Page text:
The precariatization of the youth puts them also in competition with another generation: the elderly (or, to use the British phrase, the old agers). And on this, Standing’s predictions are rather gloomy:
“It is the idea of retirement that will fade, along with the pension, which was suited to an industrial age. The reaction to the fiscal crisis has been to roll back early retirement schemes and age-related incapacity benefits, to lower state pensions, to push back the age at which people can claim a state pension and the age at which they can claim a full state pension. Contribution rates have been climbing and the age at which people can receive a pension has gone up, more for women than for men to approach equality. The number of years of contributions to gain entitlement to a state pension has gone up, with the number required to receive a full pension increasing even more. In some countries, notably in Scandinavia, the legal retirement age for eligibility for a state pension is now pegged to life expectancy, so that access to a pension will recede as people on average live longer and will recede with each medical breakthrough.
This amounts to tearing up the old social compact. But the picture is even more complex, for while governments are convinced that they are in a fiscal hole with pensions, they are worried about the effect of ageing on labour supply. Bizarre though it may seem in the midst of recession, governments are looking for ways of keeping older workers in the labour force rather than relying on pensions because they think there will be a shortage of workers. What better way to overcome this than to make it easier for old agers to be in the precariat.” (81)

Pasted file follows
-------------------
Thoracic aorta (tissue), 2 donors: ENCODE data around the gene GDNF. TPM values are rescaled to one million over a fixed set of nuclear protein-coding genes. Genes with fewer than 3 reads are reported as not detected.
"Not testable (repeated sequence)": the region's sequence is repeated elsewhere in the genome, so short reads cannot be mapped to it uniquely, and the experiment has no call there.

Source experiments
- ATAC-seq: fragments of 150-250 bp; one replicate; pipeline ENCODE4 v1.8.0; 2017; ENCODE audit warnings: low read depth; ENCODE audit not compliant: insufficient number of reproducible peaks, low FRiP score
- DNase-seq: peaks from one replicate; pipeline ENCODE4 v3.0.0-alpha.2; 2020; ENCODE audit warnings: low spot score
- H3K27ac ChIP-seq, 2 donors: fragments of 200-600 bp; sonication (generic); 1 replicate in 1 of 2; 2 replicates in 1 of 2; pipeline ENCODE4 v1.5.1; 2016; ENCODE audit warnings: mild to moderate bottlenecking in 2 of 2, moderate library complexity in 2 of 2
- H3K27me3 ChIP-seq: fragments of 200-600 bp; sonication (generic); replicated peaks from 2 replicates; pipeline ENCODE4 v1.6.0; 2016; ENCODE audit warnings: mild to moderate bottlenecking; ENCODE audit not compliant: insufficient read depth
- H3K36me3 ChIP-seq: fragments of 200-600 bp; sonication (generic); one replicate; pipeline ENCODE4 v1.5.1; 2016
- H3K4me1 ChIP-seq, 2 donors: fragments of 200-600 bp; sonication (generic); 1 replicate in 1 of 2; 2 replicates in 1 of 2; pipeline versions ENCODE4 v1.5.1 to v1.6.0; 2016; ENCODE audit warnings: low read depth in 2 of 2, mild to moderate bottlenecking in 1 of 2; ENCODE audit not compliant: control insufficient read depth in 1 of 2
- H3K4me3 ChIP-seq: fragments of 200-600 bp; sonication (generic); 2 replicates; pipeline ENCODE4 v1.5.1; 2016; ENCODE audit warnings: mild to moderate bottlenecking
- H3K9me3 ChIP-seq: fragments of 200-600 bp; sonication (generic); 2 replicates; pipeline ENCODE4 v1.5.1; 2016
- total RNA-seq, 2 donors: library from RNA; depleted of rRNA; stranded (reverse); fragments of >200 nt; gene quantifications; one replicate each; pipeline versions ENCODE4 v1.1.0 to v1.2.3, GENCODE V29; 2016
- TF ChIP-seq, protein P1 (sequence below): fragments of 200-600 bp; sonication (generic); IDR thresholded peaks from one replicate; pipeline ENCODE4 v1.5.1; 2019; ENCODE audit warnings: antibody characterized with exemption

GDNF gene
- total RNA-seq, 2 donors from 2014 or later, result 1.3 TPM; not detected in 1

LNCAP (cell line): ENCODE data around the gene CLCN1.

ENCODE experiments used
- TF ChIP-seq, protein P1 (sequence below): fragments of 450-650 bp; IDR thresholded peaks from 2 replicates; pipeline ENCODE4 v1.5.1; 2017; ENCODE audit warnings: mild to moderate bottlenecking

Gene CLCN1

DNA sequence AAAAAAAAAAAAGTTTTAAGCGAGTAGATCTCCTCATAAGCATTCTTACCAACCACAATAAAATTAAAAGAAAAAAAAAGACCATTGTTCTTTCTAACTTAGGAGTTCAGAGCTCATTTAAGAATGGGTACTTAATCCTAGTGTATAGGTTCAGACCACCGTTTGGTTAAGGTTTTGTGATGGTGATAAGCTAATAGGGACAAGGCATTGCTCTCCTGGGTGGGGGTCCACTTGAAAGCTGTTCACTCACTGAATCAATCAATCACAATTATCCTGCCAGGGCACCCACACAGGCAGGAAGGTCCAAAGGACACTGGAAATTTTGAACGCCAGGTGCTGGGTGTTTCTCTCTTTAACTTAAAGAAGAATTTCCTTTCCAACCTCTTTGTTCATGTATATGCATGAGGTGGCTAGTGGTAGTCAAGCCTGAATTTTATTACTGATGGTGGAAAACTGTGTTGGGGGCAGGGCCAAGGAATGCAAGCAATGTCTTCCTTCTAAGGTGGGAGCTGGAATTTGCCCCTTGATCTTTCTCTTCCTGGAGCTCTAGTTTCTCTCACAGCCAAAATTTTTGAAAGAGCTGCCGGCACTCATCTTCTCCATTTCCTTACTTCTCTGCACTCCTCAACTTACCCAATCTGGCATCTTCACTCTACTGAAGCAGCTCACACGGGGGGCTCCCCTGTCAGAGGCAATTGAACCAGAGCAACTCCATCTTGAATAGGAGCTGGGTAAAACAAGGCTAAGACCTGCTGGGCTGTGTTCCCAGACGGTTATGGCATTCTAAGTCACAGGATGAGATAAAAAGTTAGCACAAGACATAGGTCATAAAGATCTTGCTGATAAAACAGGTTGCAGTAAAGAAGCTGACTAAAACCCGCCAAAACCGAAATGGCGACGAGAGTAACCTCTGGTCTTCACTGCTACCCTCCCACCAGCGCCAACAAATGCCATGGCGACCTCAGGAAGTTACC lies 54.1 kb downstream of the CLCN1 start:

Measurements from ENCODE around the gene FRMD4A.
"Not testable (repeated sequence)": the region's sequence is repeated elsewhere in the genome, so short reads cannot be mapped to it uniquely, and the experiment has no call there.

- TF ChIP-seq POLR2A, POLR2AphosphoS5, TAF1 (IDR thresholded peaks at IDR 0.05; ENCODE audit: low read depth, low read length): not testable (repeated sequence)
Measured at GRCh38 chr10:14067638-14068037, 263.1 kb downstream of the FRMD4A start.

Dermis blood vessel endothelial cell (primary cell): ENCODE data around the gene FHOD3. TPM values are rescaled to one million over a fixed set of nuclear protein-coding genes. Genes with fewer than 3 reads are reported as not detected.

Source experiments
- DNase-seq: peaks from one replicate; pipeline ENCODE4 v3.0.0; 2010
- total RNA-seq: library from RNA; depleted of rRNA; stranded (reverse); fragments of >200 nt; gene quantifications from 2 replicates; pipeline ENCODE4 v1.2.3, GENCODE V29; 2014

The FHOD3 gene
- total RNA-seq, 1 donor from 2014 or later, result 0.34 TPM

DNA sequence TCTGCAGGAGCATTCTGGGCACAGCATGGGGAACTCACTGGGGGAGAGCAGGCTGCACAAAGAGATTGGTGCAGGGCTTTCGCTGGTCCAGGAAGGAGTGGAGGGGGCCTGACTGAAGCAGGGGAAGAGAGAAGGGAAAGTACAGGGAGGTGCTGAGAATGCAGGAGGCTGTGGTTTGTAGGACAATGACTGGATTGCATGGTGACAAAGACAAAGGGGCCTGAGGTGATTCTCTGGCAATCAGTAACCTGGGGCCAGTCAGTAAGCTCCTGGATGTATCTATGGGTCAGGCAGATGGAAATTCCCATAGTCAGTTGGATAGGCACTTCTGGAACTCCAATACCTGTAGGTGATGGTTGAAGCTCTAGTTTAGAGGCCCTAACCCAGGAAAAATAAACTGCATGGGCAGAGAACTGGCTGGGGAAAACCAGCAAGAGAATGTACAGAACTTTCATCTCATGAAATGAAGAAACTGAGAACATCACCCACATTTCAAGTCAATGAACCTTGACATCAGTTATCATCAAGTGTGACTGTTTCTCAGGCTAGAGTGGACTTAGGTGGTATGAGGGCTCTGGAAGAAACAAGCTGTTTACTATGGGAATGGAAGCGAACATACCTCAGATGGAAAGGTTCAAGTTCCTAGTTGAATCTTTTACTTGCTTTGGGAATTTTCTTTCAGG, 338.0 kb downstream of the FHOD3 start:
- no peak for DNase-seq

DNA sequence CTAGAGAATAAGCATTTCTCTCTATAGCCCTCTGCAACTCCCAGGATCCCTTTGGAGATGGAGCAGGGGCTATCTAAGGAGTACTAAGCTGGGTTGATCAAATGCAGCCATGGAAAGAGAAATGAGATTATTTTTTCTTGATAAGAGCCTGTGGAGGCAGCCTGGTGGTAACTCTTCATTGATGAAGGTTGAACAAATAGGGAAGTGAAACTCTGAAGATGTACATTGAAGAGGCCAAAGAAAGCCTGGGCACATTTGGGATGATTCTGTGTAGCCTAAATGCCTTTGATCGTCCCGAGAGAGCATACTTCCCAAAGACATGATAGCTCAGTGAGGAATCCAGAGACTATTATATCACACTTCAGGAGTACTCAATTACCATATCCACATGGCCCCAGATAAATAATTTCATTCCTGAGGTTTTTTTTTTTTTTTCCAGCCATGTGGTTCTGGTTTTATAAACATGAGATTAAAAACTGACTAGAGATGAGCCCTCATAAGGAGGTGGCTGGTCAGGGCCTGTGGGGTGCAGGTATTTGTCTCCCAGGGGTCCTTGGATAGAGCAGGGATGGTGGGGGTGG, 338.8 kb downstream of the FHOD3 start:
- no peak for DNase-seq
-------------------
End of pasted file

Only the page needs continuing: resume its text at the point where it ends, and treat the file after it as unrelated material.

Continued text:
And it is a double whammy: since more jobs are in the precariat, old agers are more likely to be placed in them (because they might not need a full income from a full time job, for instance, or they are no longer concerned with building a career), and because there are more old agers around, more jobs are created in the precariat. As a result, old agers employment rate did not decline with the 2008 recession.
In addition, the whole pension system is now being individualized through another risk shit as pension schemes are being replaced with individual 401k-type plans where individuals bear all the risk. This move, of course, was pushed for by governments in the Western countries and this has resulted in putting two generations in competition and the odds are not in favor of the young. Governments have been instrumental in three ways, according to Standing, in fostering this intergenerational competition:
Governments have subsidized investments in private pension plans with tax incentives, which is guaranteed to increase inequalities as only those who have enough disposable income can afford to properly fund a 401k or an IRA or any of such kind of plans. And those old agers who have access to pensions can then afford to take jobs that have low wages, thereby exercising a downward pressure on wages.
Governments, such as in Japan, actively encourage firms to retain older employees or recruit them back, again using tax schemes and subsidies, at low status, no seniority.
The anti-discrimination protections for old agers and other forms of anti-age discrimination actually work to maintain old agers in the workforce.